Sixty B Planets May Be Habitable in Milky Way
A new study that calculates the influence of cloud behavior on climate doubles the number of potentially habitable planets orbiting red dwarfs, the most common type of stars in the universe. This finding means that in the Milky Way galaxy alone, 60 billion planets may be orbiting red dwarf stars in the habitable zone.
Researchers at the Univ. of Chicago and Northwestern Univ. based their study, which appears in Astrophysical Journal Letters, on rigorous computer simulations of cloud behavior on alien planets. This cloud behavior dramatically expanded the estimated habitable zone of red dwarfs, which are much smaller and fainter than stars like the sun.
Current data from NASA’s Kepler Mission, a space observatory searching for Earth-like planets orbiting other stars, suggest there is approximately one Earth-size planet in the habitable zone of each red dwarf. The UChicago-Northwestern study roughly doubles that estimate. It also suggests new ways for astronomers to test whether planets orbiting red dwarfs have cloud cover.
“Most of the planets in the Milky Way orbit red dwarfs,” says Nicolas Cowan, a postdoctoral fellow at Northwestern’s Center for Interdisciplinary Exploration and Research in Astrophysics. “A thermostat that makes such planets more clement means we don’t have to look as far to find a habitable planet.”
Cowan joins UChicago’s Dorian Abbot and Jun Yang as co-authors on the study. The scholars also provide astronomers with a means of verifying their conclusions with the James Webb Space Telescope, scheduled for launch in 2018.
The habitable zone refers to the space around a star where orbiting planets can maintain liquid water at their surface. The formula for calculating that zone has remained much the same for decades. But that approach largely neglects clouds, which exert a major climatic influence.
“Clouds cause warming, and they cause cooling on Earth,” says Abbot, an assistant professor in geophysical sciences. “They reflect sunlight to cool things off, and they absorb infrared radiation from the surface to make a greenhouse effect. That’s part of what keeps the planet warm enough to sustain life.”
A planet orbiting a star like the sun would have to complete an orbit approximately once a year to be far enough away to maintain water on its surface. “If you’re orbiting around a low-mass or dwarf star, you have to orbit about once a month, once every two months to receive the same amount of sunlight that we receive from the sun,” Cowan says.
Tightly orbiting planets
Planets in such a tight orbit would eventually become tidally locked with their sun. They would always keep the same side facing the sun, as the moon does toward Earth. Calculations of the UChicago-Northwestern team indicate that the star-facing side of the planet would experience vigorous convection and highly reflective clouds at a point that astronomers call the sub-stellar region. At that location the sun always sits directly overhead, at high noon.
The team’s three-dimensional global calculations determined, for the first time, the effect of water clouds on the inner edge of the habitable zone. The simulations are similar to the global climate simulations that scientists use to predict Earth's climate. These required several months of processing, running mostly on a cluster of 216 networked computers at UChicago. Previous attempts to simulate the inner edge of exoplanet habitable zones were one-dimensional. They mostly neglected clouds, focusing instead on charting how temperature decreases with altitude.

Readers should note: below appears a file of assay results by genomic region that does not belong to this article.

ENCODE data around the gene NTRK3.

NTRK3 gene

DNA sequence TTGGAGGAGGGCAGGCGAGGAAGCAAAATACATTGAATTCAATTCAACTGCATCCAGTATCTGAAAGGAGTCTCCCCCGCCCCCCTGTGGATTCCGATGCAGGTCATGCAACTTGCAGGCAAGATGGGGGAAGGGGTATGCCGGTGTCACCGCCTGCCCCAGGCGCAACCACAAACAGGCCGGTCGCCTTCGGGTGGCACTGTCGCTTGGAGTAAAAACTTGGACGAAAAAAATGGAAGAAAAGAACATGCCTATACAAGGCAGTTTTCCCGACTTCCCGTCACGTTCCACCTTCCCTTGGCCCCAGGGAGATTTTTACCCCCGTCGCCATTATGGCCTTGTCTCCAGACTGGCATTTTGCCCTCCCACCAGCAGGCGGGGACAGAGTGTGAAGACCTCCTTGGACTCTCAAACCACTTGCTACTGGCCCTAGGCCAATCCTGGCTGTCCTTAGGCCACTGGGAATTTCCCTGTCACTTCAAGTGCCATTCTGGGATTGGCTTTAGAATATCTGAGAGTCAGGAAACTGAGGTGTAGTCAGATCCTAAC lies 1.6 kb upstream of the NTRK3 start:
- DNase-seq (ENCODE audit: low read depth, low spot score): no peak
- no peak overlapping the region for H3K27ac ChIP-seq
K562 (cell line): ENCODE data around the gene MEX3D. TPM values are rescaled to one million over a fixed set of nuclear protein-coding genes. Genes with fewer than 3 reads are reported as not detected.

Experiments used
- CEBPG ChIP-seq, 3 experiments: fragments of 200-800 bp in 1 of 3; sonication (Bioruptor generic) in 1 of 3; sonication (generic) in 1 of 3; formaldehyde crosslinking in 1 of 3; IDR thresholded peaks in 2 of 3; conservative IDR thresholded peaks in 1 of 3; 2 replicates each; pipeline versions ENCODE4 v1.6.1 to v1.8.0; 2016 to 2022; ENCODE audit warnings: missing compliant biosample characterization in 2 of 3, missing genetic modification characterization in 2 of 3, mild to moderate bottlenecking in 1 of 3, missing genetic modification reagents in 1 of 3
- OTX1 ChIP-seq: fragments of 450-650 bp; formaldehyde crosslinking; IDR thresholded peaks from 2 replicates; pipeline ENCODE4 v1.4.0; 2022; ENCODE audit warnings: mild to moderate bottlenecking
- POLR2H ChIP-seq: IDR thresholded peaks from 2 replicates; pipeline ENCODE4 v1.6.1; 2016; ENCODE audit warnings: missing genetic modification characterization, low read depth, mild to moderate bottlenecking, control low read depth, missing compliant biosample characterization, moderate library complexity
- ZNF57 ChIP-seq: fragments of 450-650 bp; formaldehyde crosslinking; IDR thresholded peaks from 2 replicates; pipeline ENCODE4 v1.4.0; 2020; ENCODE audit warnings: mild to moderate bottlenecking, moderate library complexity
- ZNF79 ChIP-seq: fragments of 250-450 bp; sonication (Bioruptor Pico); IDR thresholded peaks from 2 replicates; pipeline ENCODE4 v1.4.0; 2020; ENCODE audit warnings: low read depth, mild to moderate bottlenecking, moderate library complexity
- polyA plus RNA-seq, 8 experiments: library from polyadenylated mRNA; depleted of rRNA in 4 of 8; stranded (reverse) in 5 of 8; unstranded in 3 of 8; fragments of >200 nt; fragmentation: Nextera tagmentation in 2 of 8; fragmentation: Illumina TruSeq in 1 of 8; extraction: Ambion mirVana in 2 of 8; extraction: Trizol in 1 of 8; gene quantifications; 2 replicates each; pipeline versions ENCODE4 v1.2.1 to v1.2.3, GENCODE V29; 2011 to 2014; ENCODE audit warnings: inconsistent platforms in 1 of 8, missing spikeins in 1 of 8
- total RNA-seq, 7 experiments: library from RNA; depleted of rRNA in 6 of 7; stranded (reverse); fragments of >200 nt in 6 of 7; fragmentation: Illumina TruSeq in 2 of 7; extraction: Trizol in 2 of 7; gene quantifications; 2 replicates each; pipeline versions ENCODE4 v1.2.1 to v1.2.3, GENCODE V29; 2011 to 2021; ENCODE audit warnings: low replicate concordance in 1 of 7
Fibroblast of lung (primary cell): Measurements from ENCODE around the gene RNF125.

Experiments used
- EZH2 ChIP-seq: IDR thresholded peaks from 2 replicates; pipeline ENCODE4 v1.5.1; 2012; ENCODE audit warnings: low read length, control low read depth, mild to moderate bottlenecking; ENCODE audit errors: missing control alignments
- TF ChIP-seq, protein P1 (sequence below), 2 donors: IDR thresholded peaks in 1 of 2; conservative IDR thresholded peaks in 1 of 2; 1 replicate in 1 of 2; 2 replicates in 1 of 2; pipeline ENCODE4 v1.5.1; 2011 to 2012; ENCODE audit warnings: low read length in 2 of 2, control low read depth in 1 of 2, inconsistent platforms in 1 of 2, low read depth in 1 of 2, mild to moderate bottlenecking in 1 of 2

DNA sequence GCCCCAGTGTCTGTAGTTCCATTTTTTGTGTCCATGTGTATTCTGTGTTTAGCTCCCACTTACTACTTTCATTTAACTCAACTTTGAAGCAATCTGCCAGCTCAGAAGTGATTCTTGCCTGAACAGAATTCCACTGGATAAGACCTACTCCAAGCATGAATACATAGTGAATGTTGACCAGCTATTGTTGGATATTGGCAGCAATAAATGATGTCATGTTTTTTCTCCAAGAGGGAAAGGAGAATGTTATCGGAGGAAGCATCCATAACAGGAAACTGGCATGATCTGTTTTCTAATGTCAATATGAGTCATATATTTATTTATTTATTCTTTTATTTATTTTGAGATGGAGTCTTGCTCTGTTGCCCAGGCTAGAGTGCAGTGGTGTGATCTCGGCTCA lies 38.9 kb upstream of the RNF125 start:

“There’s no way you can do clouds properly in one dimension,” Cowan says. “But in a three-dimensional model, you’re actually simulating the way air moves and the way moisture moves through the entire atmosphere of the planet.”
These new simulations show that if there is any surface water on the planet, water clouds result. The simulations further show that cloud behavior has a significant cooling effect on the inner portion of the habitable zone, enabling planets to sustain water on their surfaces much closer to their sun.
Astronomers observing with the James Webb Telescope will be able to test the validity of these findings by measuring the temperature of the planet at different points in its orbit. If a tidally locked exoplanet lacks significant cloud cover, astronomers will measure the highest temperatures when the dayside of the exoplanet is facing the telescope, which occurs when the planet is on the far side of its star. Once the planet comes back around to show its dark side to the telescope, temperatures would reach their lowest point.
But if highly reflective clouds dominate the dayside of the exoplanet, they will block a lot of infrared radiation from the surface, says Yang, a postdoctoral scientist in geophysical sciences. In that situation “you would measure the coldest temperatures when the planet is on the opposite side, and you would measure the warmest temperatures when you are looking at the night side, because there you are actually looking at the surface rather than these high clouds,” Yang says.
Earth-observing satellites have documented this effect. “If you look at Brazil or Indonesia with an infrared telescope from space, it can look cold, and that’s because you’re seeing the cloud deck,” Cowan says. “The cloud deck is at high altitude, and it’s extremely cold up there.”
If the James Webb Telescope detects this signal from an exoplanet, Abbot notes, “it’s almost definitely from clouds, and it’s a confirmation that you do have surface liquid water.”